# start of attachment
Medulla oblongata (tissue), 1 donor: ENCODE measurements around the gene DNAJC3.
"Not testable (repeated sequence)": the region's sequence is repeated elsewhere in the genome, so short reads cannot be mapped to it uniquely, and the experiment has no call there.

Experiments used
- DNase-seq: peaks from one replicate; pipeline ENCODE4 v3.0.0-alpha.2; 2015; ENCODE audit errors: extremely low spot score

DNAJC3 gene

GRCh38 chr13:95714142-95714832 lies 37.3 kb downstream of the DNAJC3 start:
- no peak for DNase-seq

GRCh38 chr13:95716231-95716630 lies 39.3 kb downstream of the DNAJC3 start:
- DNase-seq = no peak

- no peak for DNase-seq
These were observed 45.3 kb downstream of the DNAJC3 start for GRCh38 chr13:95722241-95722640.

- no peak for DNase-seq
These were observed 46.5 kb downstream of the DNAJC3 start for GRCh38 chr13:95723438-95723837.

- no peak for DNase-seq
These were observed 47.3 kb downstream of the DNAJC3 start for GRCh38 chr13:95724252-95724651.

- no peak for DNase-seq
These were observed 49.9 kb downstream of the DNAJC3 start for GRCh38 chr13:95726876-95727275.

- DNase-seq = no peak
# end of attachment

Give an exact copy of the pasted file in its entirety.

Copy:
Medulla oblongata (tissue), 1 donor: ENCODE measurements around the gene DNAJC3.
"Not testable (repeated sequence)": the region's sequence is repeated elsewhere in the genome, so short reads cannot be mapped to it uniquely, and the experiment has no call there.

Experiments used
- DNase-seq: peaks from one replicate; pipeline ENCODE4 v3.0.0-alpha.2; 2015; ENCODE audit errors: extremely low spot score

DNAJC3 gene

GRCh38 chr13:95714142-95714832 lies 37.3 kb downstream of the DNAJC3 start:
- no peak for DNase-seq

GRCh38 chr13:95716231-95716630 lies 39.3 kb downstream of the DNAJC3 start:
- DNase-seq = no peak

- no peak for DNase-seq
These were observed 45.3 kb downstream of the DNAJC3 start for GRCh38 chr13:95722241-95722640.

- no peak for DNase-seq
These were observed 46.5 kb downstream of the DNAJC3 start for GRCh38 chr13:95723438-95723837.

- no peak for DNase-seq
These were observed 47.3 kb downstream of the DNAJC3 start for GRCh38 chr13:95724252-95724651.

- no peak for DNase-seq
These were observed 49.9 kb downstream of the DNAJC3 start for GRCh38 chr13:95726876-95727275.

- DNase-seq = no peak